Welcome to my three part series on modifications to my retirement plan. If you haven’t previous read them I suggest you read my series “How Much Do I Need to Retire” for some of the background of the numbers.
Well this year Canadian’s were introduced to our new friend the Tax Free Savings Account (TFSA) which is similar to the Roth IRA, but better. The money we put is in is after tax dollars without a tax refund. Yet as we don’t have to wait for a certain age to use the money and it doesn’t count as income in your taxes or trigger any reduction of benefits for government programs it’s a great thing.
Previously I had stated I wasn’t sure what I was going to do with the TFSA and my retirement plans. Well I think I have decided. I’m going to maximize my contributions these accounts out for my wife and I for the next 15 years. My investment choices won’t be cash based but rather (at first ) distribution paying stocks we already own in a taxable account to help reduce our current tax bill. Then we will start buying other income producing investments. The long term goal of these accounts is to try and have these accounts produce about $7000/year in tax free income between the two of us (today’s dollars).
So why $7000/year? Because the current basic income tax deduction is $10,100 per person. If you add it up then I can get $27,200 per year with no tax in retirement. Yep, I’m going for the classic “don’t pay a dime in tax” retirement. Thanks to the TFSA’s that is now much more of a realistic goal.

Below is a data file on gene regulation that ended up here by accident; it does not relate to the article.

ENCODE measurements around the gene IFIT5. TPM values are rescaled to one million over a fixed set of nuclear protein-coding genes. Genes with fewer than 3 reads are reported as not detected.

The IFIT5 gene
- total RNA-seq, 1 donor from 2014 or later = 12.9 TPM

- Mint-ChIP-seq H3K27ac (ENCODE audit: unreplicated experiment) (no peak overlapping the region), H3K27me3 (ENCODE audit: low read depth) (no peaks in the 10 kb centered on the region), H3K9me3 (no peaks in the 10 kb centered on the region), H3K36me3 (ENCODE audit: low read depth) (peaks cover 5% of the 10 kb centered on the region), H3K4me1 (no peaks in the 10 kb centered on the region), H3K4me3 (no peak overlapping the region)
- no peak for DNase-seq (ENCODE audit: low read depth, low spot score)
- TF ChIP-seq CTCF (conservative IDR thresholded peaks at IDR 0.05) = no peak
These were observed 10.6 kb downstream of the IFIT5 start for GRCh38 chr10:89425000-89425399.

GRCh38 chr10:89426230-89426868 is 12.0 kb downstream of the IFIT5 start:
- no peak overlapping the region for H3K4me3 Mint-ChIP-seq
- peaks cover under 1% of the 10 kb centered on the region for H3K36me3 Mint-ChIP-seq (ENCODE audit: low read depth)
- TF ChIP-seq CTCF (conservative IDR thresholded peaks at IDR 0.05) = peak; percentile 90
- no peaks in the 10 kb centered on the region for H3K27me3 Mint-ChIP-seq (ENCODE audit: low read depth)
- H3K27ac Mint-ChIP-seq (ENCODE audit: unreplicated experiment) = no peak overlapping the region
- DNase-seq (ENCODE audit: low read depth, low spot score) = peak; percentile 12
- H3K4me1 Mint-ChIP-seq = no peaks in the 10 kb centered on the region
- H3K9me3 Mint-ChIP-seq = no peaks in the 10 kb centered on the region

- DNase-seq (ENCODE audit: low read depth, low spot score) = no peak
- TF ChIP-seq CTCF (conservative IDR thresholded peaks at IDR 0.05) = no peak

So in addition to that change I’ve also decided to break down the next few years into saving goals. They are:
- Phase 1 (2009 till 2012): Buy investments like crazy while the prices are still cheap. My initial focus will be maxing the TFSA’s in a given year, but after that I’ll be looking a dividend paying stocks. In addition I have a backlog of contribution room in my RRSP I want finish maxing out over the next few years (which again will use index funds).
- Phase 2 (2013 to 2018): Shift focus and pour savings into paying off the mortgage. I want that beast dead by the time I turn 40. Why? I want the flexibility to leave work earlier than 45 if things change over the next decade (ie: If change my mind and pull off a semi-retirement). Also during this time I’ll move as much taxable investments as I can into the TFSA accounts.
- Phase 3 (2018 to 2023): At time point I will start stabilizing investments. I don’t want a stock market crash screwing up my savings. So I’ll alter the mix in my pension plan and my RRSP to a larger amount of bond exposure (perhaps around 70 to 75% in each, keep in mind the TFSA will have a large amount of my overall equity exposure). Also during this time I’ll build up a good size cash reserve (three to five years of spending) and make sure to either replace any longer term goods (ie: car, fridge, etc) or ensure I have a cash fund to buy a replacement later on.
The end goal of these phases is to give me focus during each period. That way I won’t ever be thinking ‘Ok, but what do I do now?’ Instead I’ll be just going ahead with the plan.
So what do you think? Nuts or not bad or wow? Let me know what you think with a comment. I’m open to ideas.